MONTCLAIR, NJ - The Montclair Planning board met on Monday night to discuss adjustments made to the plans for the redevelopment of the former Diva Lounge on Bloomfield Ave.
This building, which has been uninhabited for many years except for an auto repair business, is expected to be transformed into a mixed used facility containing both apartment buildings and retail space. However, many residents and planning board members have expressed concern regarding its size and the impact that it would have on the surrounding community.
Christine A. Nazzaro-Cofone, PP, AICP presented her report to the planning board. According to the revised plan, the site will now contain 11 apartments and 3600 square feet of retail space, rather than 19 units as previously proposed.
“All of the uses that are proposed on this application are permitted as of right in your C1 district so there is no issue with use, density or height,” she said.
The plan is also proposing 19 parking spaces, one assigned spot for each residential apartment.
However, residents and planning board members still had concerns regarding traffic flow and parking. With most families owning more than one car, it could be difficult for them to find parking for their second car.
Still, attorney Alan G. Trembulak agreed that the revisions made to the plan have significantly improved the application. Currently, a portion of this property is used by an auto repair shop which is currently prohibited. This new plan will eliminate this nonconformity and replace it with retail space.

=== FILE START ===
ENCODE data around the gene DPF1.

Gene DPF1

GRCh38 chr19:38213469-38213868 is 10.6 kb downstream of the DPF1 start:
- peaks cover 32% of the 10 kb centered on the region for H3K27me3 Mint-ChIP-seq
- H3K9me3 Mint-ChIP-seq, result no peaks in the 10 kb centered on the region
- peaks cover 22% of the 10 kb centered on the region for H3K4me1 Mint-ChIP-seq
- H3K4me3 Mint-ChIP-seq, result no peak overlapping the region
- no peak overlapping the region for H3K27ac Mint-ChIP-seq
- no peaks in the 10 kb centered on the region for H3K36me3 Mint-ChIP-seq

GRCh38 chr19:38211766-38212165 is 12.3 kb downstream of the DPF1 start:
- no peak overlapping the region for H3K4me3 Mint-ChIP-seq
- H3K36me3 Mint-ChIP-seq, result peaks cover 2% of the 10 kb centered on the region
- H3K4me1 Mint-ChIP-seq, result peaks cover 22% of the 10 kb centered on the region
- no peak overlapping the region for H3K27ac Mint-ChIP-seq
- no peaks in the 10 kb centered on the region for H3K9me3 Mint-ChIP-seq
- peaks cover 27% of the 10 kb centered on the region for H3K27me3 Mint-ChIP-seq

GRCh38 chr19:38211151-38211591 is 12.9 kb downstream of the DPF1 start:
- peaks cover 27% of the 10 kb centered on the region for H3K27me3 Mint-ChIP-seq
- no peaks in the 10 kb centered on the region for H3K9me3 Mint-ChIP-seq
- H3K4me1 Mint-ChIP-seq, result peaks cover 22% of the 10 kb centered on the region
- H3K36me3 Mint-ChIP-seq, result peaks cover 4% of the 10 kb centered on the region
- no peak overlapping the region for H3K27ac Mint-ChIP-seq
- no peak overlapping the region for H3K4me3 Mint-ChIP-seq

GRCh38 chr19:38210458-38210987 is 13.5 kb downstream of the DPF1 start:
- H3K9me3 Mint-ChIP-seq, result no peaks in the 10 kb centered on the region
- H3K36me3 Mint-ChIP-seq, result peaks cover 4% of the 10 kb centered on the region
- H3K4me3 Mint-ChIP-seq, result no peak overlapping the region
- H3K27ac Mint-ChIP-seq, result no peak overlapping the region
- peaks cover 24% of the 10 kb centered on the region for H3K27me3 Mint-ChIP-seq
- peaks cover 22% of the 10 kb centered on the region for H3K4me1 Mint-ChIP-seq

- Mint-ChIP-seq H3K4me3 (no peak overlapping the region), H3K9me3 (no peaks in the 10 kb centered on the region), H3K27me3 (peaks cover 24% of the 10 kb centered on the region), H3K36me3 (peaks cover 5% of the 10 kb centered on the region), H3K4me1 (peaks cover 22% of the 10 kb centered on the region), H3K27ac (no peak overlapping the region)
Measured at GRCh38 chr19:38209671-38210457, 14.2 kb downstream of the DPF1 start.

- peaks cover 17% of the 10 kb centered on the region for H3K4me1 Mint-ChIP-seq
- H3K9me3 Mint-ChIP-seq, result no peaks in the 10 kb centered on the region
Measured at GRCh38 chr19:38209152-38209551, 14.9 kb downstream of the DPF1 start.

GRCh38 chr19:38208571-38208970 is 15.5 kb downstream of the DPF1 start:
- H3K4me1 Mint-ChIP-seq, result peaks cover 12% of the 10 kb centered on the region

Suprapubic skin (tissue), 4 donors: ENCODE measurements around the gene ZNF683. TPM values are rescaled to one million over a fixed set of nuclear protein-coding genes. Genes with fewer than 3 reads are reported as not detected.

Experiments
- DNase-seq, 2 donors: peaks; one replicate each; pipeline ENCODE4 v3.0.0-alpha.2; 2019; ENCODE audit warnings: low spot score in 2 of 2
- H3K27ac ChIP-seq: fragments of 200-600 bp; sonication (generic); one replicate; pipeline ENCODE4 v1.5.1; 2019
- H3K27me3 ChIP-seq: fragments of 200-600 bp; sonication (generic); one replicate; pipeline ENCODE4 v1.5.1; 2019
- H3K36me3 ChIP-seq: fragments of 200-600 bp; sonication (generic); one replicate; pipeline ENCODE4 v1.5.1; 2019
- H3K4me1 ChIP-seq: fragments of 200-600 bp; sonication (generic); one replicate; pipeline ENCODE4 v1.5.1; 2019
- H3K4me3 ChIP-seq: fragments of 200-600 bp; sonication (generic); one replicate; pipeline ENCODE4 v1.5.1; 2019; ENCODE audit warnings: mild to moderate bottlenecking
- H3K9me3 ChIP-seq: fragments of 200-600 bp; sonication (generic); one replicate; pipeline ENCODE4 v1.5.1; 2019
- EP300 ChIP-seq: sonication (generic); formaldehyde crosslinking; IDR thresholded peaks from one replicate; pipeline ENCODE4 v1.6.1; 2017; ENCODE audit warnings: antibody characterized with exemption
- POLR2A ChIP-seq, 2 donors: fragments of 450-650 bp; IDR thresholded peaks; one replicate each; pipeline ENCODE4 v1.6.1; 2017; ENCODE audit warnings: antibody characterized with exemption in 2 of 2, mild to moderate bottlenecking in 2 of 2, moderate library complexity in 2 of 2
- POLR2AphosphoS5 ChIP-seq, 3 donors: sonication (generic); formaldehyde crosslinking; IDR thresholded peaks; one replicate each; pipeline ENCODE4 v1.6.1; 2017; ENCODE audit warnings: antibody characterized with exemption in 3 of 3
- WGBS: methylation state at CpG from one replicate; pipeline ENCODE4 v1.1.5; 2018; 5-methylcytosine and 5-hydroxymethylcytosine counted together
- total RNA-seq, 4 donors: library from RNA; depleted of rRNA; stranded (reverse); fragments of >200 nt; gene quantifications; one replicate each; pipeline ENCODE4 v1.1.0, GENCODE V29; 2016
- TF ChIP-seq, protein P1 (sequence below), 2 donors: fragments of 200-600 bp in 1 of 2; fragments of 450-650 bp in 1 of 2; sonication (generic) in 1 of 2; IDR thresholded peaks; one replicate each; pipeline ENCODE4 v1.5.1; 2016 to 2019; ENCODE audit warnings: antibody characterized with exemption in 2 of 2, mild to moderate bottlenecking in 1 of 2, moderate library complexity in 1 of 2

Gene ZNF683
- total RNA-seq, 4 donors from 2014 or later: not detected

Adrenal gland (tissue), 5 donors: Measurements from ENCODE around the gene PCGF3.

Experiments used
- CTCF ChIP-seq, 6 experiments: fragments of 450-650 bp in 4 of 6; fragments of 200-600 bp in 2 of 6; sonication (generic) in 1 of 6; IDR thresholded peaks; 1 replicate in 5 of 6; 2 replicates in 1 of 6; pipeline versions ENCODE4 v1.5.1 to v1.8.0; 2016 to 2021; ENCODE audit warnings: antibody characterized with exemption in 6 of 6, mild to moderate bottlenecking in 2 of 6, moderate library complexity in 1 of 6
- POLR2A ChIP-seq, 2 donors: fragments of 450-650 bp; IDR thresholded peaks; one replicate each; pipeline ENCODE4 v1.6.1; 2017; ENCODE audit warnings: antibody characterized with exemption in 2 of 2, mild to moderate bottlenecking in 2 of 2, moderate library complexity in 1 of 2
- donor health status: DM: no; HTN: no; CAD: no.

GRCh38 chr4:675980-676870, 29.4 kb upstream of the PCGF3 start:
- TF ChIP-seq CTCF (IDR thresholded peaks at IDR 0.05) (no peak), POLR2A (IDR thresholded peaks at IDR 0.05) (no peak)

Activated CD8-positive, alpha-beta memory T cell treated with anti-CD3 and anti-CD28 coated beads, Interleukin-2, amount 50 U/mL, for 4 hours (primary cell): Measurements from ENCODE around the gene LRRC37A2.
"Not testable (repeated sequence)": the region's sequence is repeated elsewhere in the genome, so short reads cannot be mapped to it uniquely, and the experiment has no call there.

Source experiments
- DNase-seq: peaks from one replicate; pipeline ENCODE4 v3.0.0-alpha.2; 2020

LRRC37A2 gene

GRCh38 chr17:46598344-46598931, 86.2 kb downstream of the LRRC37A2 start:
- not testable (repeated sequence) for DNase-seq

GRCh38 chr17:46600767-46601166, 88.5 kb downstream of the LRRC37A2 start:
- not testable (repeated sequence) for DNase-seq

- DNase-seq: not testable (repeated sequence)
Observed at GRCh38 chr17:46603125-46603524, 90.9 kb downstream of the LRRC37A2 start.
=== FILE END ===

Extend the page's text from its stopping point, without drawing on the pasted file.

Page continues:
“It is pretty obvious that what is being proposed here represents a dramatic improvement,” said Trembulak. “This property has been very underutilized and unsightly for over seven years.”
Going forward, the planning board approved this revised plan with various conditions. First, the developer must obtain approval from the town council regarding the second and third floor decks which extend out from the building.They must also agree to not add any future construction on this land. Finally, all architectural and design details must blend in with the neighboring buildings.
Overall, the planning board was satisfied with approving this plan as long as these conditions were agreed on. Board member Stephen Rooney said that he is happy this building could be saved and repurposed into something that would benefit the community.
Another item on the agenda was an application from Timothy Bray who was requesting approval from the board to divide the lot located at 107 Claremont Avenue. Currently he proposing to build a two family house on this lot that will later be sold as condos. However, the board rejected his site plan because the design did not blend in well with the other homes on the street. They suggested Bray amend his plan and return on September 11th to resubmit it.